Historically, sending email has not been authenticated function - either you could send mail or you couldn't. When the 'net was first put together, this worked out to mean that you could send mail through anybody's mail server; however, as the spammers came onto the 'net this became untenable, and soon you could only send using one or two specially allowed mailers per network. This was most worrisome for travellers, who had to set up a new outgoing mail host for every network they joined.

The solution to the problem was, in theory, simple: require users to log into the mail server to send their messages. However, implementing it in a secure manner has not turned out to be simple. Over the past year or two, however, it has become viable; the SMTP/AUTH standard is supported by many clients, and now by our server.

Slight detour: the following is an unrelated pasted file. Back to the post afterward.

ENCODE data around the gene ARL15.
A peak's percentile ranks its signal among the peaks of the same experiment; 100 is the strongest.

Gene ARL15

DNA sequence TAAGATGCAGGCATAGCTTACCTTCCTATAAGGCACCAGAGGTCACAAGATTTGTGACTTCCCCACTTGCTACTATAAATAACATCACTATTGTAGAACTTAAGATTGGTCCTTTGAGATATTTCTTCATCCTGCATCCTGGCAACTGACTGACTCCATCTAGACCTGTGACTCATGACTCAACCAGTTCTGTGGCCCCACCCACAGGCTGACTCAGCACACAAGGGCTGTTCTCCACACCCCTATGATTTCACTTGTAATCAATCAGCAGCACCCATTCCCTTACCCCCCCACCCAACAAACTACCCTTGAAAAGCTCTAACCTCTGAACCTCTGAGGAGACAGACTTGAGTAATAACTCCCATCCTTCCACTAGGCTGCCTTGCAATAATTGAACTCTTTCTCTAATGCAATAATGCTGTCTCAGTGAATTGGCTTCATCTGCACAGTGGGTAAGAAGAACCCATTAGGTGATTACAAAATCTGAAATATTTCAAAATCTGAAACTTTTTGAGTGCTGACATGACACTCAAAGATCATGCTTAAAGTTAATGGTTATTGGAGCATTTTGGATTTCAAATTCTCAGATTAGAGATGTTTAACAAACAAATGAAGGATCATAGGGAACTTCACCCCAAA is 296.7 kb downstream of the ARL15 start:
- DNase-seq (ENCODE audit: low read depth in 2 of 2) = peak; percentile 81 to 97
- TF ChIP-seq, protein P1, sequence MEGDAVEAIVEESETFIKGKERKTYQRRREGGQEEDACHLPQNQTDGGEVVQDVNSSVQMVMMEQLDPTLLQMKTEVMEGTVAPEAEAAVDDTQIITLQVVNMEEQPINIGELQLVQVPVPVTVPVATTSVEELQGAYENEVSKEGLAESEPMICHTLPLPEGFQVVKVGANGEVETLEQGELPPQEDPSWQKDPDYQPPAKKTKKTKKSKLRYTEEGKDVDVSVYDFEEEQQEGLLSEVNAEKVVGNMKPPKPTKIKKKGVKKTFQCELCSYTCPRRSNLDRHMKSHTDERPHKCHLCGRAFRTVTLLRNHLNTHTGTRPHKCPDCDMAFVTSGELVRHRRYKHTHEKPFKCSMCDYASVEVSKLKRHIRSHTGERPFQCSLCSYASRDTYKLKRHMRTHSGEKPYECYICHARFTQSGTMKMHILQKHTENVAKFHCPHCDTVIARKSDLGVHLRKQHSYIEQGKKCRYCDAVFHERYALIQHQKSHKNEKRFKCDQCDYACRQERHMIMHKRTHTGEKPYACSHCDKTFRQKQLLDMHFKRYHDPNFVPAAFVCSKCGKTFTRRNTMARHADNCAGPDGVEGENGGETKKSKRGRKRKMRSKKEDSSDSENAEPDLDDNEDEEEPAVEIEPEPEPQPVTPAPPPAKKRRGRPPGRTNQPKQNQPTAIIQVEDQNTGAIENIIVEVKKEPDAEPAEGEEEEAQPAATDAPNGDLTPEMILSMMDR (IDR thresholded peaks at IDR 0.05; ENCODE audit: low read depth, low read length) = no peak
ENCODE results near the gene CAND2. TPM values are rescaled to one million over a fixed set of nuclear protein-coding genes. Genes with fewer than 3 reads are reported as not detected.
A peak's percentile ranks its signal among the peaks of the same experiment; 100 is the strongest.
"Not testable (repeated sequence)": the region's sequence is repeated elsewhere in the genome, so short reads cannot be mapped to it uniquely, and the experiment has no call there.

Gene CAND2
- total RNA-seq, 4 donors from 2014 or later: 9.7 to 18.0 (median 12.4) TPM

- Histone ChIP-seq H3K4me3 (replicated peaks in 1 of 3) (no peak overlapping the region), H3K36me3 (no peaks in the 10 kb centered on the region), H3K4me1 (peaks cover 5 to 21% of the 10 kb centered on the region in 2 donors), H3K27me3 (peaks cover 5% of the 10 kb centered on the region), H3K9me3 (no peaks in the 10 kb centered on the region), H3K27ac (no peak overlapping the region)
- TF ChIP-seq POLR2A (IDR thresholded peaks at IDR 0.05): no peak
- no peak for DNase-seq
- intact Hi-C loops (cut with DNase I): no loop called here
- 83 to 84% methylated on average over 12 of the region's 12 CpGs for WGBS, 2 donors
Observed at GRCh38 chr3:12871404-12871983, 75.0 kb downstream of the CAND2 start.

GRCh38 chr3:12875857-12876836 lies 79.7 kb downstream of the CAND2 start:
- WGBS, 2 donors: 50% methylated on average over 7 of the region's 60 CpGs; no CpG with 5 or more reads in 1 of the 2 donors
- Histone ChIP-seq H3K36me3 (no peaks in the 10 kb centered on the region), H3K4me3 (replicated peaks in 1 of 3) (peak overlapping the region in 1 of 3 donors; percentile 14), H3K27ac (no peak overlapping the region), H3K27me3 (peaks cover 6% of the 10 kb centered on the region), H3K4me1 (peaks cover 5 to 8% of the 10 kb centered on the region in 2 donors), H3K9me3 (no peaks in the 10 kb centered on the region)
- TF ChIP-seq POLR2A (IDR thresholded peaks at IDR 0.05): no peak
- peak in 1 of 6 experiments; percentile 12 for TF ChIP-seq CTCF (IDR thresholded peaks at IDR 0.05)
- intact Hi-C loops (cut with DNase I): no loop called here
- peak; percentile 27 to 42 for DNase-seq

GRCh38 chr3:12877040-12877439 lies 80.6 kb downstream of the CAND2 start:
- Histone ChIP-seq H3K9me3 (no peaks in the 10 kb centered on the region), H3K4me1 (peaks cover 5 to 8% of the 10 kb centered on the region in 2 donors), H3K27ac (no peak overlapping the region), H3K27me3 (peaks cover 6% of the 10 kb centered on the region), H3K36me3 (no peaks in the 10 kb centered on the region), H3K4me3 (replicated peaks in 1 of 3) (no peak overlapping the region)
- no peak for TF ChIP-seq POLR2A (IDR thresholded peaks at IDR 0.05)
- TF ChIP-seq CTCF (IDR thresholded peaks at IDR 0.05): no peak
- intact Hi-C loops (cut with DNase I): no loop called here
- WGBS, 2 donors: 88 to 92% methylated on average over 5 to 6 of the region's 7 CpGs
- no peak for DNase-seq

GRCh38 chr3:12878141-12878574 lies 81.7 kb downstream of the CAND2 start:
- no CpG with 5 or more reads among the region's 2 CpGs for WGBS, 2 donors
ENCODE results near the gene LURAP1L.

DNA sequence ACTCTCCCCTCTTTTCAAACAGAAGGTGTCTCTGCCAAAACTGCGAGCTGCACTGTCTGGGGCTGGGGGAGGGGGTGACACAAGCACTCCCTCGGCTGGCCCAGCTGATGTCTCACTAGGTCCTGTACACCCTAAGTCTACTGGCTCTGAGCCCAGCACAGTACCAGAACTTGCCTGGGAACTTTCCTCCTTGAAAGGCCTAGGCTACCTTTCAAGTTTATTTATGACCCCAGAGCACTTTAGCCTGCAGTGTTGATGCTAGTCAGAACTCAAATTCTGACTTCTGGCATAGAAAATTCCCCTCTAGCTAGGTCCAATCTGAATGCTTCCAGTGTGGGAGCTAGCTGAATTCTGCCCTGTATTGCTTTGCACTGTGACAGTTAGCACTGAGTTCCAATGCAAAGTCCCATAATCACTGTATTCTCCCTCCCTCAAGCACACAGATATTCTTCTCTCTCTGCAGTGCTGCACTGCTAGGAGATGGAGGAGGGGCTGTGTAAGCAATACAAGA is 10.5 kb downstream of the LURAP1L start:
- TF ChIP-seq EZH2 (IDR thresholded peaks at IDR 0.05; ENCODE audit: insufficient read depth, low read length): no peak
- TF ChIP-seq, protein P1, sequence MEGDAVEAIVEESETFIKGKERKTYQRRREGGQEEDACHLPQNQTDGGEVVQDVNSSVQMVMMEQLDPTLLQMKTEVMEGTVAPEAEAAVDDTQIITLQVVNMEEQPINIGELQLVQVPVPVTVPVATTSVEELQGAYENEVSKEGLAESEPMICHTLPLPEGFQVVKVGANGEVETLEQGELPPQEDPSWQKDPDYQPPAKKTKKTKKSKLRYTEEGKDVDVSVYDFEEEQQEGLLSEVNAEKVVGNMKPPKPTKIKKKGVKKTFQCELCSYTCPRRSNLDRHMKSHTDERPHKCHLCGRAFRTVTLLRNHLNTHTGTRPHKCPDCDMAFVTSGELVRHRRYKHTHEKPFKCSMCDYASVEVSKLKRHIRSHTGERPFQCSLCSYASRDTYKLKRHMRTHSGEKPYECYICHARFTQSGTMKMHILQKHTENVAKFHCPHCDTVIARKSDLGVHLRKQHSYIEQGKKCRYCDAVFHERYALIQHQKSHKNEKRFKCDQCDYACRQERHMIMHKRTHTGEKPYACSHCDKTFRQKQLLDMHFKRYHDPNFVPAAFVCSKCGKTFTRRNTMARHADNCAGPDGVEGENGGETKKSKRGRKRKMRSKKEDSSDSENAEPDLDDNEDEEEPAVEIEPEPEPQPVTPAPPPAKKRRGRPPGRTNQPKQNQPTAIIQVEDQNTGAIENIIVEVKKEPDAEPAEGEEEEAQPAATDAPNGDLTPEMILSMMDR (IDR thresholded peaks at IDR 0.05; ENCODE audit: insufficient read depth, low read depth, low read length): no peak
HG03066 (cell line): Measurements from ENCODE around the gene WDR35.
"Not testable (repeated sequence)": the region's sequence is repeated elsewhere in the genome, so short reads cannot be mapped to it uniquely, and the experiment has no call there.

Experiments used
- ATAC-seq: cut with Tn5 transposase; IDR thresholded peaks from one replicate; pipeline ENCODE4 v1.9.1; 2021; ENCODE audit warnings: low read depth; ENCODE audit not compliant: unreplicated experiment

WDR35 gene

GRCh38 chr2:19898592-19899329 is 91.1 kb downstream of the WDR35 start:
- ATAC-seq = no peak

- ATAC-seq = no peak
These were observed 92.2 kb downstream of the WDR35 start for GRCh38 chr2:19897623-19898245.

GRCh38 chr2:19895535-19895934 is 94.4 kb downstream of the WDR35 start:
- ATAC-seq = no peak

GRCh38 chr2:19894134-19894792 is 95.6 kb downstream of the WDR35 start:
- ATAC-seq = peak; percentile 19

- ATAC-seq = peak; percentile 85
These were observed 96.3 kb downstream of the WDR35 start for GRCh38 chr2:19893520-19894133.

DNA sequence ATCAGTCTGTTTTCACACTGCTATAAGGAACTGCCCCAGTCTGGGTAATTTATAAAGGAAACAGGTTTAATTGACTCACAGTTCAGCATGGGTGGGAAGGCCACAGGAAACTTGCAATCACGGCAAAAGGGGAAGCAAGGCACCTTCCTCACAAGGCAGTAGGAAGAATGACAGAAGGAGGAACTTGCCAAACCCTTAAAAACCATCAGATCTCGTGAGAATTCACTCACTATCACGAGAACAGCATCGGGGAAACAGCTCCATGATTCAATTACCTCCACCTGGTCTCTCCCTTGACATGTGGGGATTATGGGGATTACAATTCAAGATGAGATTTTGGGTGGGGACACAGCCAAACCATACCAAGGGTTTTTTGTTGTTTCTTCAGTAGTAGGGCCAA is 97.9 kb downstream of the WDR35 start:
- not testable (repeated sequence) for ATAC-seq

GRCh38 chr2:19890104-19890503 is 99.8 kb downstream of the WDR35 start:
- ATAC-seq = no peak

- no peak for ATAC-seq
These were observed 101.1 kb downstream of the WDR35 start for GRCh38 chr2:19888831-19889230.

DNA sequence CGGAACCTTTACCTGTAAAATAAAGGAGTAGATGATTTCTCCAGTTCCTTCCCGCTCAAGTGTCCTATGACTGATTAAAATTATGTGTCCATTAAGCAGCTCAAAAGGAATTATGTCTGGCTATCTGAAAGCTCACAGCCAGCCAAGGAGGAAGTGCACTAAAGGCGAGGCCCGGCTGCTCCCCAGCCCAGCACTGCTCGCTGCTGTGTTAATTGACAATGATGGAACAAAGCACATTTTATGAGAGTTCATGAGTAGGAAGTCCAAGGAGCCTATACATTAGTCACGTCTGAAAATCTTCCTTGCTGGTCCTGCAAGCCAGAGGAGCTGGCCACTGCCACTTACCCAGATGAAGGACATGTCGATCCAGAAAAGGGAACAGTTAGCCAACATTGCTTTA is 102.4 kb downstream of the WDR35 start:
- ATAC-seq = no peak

Because all programs that use SMTP/Auth are set up differently, I can only offer general advice on how to set up your mail clients:

  • Connect to mailhost.ks.uiuc.edu at p ort 465 if possible, or 25 if not.
  • You will be authenticating with plain or login credentials, not Kerberos or CRAM-MD5.
  • You must authenticate securely! We won't even let you try to authenticate with most protocols unless it's set up properly.
  • Log in with your standard username and password.

Using normal SMTP

If you can't use SMTP/AUTH for any reason (difficulty configuring it, your client doesn't support it, etc), you must send your email using standard SMTP, and set your outgoing mail server based on the network that you're on. For example:

  • Beckman Network: mailhost.ks.uiuc.edu
  • UIUC dial-up: staff.uiuc.edu
  • Insight @Home (cable modem): mail.chmpgn1.il.home.com